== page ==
Dr Schlechter on TAC01-HER2 Therapy in HER2+ Solid Tumors


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Benjamin L. Schlechter, MD, discusses the future implications of TAC01-HER2 therapy in patients with HER2-positive solid tumors.

Benjamin L. Schlechter, MD, senior physician, Dana-Farber Cancer Institute, instructor, medicine, Harvard Medical School, discusses the future implications of TAC01-HER2 therapy in patients with HER2-positive solid tumors.

The ongoing, phase 1/2 TACTIC-2 trial (NCT04727151) is evaluating the efficacy and safety of autologous TAC01-HER2 T-cell therapy in patients with HER2-positive breast, colorectal, gall bladder, gastroesophageal junction (GEJ), gastric, esophageal, lung, and ovarian cancers.

Interim findings from this trial, which were presented at the 2023 ASCO Annual Meeting, showed 2 partial responses with the therapy, 1 in a patient with refractory GEJ cancer, and 1 in a patient with refractory gastric cancer. In the patients with gastric, GEJ, or esophageal cancer, the disease control rate (DCR) was 83% and the overall response rate was 33%. In heavily pretreated patients, the DCR was 67%. One dose-limiting toxicity (DLT), grade 3 pneumonitis, was observed, and 1 patient had grade 3 cytokine release syndrome. No incidence of immune effector cell–associated neurotoxicity syndrome has been reported.

These findings indicate that HER2 can be targeted safely and effectively in several solid tumor populations, Schlechter says. The differences in responses between the heavily pretreated breast cancer population and the gastrointestinal (GI) cancers population may have arisen because of the biology of each disease, Schlechter explains. The patients with breast cancer were pretreated with chemotherapy and HER2-directed therapies, which bind differently to TAC01-HER2 and create a tumor microenvironment that may suppress immune responses to this therapy, Schlechter notes. However, the patients with GI cancer were less heavily pretreated and therefore may have had a more favorable tumor microenvironment for TAC01-HER2, according to Schlechter. In addition, heavily pretreated patients have inferior T cells, which may produce inferior outcomes when generated as effector T-cell therapies, Schlechter says. Delivering TAC01-HER2 as an earlier line of therapy may produce optimal patient outcomes, Schlechter notes.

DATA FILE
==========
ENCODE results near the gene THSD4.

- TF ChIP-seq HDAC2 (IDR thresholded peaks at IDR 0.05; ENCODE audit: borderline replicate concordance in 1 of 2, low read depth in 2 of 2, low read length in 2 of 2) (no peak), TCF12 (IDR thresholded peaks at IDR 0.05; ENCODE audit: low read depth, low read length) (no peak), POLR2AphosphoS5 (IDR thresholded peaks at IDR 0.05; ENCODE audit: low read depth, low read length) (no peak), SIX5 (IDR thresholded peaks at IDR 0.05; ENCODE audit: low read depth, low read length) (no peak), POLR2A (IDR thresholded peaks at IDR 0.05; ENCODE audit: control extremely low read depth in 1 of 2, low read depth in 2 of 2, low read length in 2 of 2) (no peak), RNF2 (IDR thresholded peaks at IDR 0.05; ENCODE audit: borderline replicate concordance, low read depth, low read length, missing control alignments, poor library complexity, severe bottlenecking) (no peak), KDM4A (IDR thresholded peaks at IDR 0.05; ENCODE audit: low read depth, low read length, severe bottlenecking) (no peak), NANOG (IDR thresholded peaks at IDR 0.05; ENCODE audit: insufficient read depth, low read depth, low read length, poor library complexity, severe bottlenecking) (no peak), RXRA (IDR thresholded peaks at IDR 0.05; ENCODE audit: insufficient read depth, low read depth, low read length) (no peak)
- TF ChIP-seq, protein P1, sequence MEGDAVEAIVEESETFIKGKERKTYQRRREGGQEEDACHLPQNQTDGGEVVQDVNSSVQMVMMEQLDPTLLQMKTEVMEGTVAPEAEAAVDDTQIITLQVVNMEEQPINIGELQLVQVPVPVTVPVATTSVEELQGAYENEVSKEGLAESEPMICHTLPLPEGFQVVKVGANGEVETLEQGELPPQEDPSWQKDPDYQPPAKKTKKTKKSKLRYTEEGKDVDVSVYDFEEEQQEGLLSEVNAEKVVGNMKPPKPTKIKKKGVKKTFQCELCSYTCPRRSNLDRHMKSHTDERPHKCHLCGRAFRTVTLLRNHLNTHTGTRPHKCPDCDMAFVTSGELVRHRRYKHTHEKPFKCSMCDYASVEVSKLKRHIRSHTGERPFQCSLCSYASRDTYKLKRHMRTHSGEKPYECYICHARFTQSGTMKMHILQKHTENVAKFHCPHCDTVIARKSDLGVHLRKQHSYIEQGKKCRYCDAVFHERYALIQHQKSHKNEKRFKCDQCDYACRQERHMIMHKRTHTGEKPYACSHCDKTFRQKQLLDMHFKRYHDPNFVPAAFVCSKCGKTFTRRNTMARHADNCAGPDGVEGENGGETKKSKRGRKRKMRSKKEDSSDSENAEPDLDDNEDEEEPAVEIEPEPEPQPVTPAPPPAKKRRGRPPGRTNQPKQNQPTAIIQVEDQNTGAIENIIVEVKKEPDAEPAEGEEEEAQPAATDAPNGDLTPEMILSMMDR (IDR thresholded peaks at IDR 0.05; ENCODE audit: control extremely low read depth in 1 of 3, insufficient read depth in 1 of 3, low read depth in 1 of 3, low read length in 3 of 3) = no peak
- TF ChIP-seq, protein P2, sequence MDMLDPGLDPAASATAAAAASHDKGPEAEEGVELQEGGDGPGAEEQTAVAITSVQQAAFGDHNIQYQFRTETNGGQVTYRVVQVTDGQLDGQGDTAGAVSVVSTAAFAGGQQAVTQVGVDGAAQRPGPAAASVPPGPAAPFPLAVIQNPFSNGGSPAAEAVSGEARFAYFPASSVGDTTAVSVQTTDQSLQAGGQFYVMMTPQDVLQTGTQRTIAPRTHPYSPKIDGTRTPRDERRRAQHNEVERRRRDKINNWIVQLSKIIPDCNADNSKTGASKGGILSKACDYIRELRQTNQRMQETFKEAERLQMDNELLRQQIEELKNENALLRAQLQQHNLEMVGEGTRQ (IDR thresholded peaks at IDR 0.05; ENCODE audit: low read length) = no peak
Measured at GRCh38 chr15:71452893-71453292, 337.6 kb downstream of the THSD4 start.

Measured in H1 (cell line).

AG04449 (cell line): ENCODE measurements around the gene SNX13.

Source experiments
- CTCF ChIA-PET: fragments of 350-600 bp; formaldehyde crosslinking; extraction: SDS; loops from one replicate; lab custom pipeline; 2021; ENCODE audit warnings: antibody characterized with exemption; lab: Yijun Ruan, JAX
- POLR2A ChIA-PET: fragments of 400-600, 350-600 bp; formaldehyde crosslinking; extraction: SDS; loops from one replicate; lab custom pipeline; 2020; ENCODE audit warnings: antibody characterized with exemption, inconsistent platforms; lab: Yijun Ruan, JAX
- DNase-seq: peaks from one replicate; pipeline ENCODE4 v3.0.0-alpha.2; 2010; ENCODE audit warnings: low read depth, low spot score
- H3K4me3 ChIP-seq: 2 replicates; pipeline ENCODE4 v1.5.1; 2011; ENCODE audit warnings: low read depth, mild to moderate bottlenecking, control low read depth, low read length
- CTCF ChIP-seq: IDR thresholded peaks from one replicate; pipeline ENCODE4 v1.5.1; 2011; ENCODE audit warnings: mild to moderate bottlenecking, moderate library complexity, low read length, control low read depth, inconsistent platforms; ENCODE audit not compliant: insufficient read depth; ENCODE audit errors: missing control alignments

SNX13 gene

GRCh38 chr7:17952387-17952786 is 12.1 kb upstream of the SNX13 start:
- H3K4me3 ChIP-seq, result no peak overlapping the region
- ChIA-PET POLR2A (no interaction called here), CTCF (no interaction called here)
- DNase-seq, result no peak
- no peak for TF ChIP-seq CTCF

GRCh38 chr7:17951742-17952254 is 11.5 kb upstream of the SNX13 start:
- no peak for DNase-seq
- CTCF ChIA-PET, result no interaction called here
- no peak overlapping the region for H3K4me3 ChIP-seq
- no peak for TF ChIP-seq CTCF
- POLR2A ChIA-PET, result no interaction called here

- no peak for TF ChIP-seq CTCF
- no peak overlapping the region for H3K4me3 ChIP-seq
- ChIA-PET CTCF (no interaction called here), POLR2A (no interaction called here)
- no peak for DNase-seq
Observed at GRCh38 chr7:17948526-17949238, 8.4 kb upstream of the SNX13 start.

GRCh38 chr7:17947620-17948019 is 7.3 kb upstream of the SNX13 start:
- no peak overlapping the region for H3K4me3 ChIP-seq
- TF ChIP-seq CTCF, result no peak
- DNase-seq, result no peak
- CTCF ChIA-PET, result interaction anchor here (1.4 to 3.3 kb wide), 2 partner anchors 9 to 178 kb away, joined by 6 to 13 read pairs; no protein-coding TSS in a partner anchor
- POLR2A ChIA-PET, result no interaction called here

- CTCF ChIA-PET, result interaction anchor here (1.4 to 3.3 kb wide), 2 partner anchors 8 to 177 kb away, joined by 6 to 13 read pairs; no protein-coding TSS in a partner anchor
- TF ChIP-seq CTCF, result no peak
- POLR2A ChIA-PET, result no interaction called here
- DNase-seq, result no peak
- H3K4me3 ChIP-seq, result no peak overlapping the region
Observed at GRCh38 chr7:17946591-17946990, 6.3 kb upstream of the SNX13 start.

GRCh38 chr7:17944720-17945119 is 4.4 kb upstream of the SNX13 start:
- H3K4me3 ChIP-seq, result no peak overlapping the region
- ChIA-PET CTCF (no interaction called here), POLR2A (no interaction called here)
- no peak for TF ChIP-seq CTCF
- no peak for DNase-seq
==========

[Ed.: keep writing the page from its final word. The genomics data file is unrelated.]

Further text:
Moreover, these findings demonstrate that TAC01-HER2, a non-CAR T-cell therapy, can safely target HER2, which is expressed on both tumor and normal tissue, Schlechter emphasizes. Although other HER2-directed therapies can produce excessive toxicities, TAC01-HER2 does not cause as many off-target effects and lowers the risk for DLTs, Schlechter says. A T-cell therapy that is slightly less effective than conventional treatment options but produces fewer DLTs is a favorable alternative compared with a drug that may become unusable in many patients because of its toxicity profile, Schlechter concludes.

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